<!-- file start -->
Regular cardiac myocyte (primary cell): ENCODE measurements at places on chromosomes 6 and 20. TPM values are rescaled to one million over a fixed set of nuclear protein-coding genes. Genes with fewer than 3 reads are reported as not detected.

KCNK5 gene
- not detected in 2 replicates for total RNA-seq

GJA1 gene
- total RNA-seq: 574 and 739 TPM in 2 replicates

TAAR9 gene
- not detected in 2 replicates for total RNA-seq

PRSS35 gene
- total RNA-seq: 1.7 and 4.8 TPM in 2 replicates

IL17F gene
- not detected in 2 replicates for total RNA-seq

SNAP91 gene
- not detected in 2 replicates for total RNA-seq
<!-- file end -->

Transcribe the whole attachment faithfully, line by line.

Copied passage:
Regular cardiac myocyte (primary cell): ENCODE measurements at places on chromosomes 6 and 20. TPM values are rescaled to one million over a fixed set of nuclear protein-coding genes. Genes with fewer than 3 reads are reported as not detected.

KCNK5 gene
- not detected in 2 replicates for total RNA-seq

GJA1 gene
- total RNA-seq: 574 and 739 TPM in 2 replicates

TAAR9 gene
- not detected in 2 replicates for total RNA-seq

PRSS35 gene
- total RNA-seq: 1.7 and 4.8 TPM in 2 replicates

IL17F gene
- not detected in 2 replicates for total RNA-seq

SNAP91 gene
- not detected in 2 replicates for total RNA-seq